The project investigates how and why civil society organizations change in response to migration and societal diversity. Organizations in which citizens come together to further common interests, to voice minority claims, fight for climate change or for human rights, to provide just a few examples, play a key role in processes of social self-organization and participation. They are also indispensable for societal integration in developed democracies. How flexibly do they adjust to social change? While we now generally assume that migration processes transform host societies, we do not know how this occurs, or does not occur, in different spheres of society. Institutions and organizations are often described as resistant to change. Exclusion and discrimination may hinder an equal participation of people of immigrant backgrounds. This project investigates the conditions and actors that further change towards more openness, diversity, and participation. The focus is on organizations for which difference and participation are constitutive because they represent particular, potentially disadvantaged population groups. Does this ‘sensitivity for difference’ make them inclusive towards immigrants and ethnic minority people? The Göttingen team specifically investigates a civil society organization of lesbian and gay persons, and another representing people with a disability and their families, both in Germany. Theoretically, the project aims to extend our understanding of organizational change, now mostly based on studies of businesses and administrations, to forms of organizations that follow, as we claim, a different logic. The MPI team cooperates with teams in Munich and Berlin. “ZOMiDi” is funded by the BMBF, and the National Ministry for Education and Research. It runs from 2018 to 2021.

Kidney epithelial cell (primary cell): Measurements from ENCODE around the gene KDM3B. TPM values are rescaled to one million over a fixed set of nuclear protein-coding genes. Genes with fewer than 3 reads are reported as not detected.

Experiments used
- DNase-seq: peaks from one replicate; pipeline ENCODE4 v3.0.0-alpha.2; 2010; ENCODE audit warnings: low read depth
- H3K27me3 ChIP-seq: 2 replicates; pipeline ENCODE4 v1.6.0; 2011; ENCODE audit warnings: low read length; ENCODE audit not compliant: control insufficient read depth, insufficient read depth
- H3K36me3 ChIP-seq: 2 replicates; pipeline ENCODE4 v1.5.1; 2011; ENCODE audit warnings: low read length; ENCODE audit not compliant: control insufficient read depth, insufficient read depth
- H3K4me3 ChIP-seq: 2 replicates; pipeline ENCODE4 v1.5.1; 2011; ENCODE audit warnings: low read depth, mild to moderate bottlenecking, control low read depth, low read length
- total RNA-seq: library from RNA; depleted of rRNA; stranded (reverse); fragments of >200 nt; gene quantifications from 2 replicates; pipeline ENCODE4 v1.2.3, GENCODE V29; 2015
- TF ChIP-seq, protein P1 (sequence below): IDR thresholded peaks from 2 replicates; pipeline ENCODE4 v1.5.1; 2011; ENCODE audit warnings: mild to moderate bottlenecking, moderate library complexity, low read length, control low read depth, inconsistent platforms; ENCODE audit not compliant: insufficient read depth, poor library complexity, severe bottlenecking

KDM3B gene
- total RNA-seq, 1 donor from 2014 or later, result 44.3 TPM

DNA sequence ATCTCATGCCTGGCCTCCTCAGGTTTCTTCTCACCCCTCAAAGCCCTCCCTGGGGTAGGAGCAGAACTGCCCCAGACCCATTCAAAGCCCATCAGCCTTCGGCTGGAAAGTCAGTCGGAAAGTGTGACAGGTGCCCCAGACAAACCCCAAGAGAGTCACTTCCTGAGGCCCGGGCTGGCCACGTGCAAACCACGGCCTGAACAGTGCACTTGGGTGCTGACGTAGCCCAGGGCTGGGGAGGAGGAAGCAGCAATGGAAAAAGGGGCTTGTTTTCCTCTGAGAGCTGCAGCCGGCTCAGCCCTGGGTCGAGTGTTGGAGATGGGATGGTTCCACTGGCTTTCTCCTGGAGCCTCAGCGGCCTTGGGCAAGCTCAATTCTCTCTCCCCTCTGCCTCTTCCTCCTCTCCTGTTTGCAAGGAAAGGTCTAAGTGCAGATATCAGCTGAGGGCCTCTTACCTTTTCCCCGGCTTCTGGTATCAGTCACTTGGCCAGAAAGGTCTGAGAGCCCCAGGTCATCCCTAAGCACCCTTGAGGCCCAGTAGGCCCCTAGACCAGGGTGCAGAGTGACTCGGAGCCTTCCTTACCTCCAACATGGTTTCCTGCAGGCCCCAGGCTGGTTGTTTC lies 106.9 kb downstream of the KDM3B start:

Karen Schönwälder, Projektleiterin des ZOMiDi-Teilprojekts “Behinderung/sexuelle Minderheiten”
The Max Planck Institute for the Study of Religious and Ethnic Diversity, the Humboldt University of Berlin and the Ludwig Maximilians University of Munich are involved in this collaborative project. The sub-project conducted at the Max Planck Institute investigates the Lebenshilfe, as an organization that brings together and represents people with a disability and their families, and the LSVD as an organization from the field of LBGT/sexual identity. The sub-project at the Humboldt University of Berlin investigates Ver.di as an organization of employees and the sub-project at the Ludwig-Maximilians-Universität Munich studies the Deutsche Aids-Hilfe as another organization in the field of health/HIV. The goal is to analyze the extent to which the self-conceptions, interpretations of tasks and target groups as well as the practices of the analyzed organizations change and what accounts for these changes.
Do organizations that focus on differences respond in similar ways to the challenges linked with migration? What ‘best practices’ for organizational change can they offer? The aims of the project are relevant for both academic and applied contexts.
The collaborative project started in February 2018 and ends in January 2021.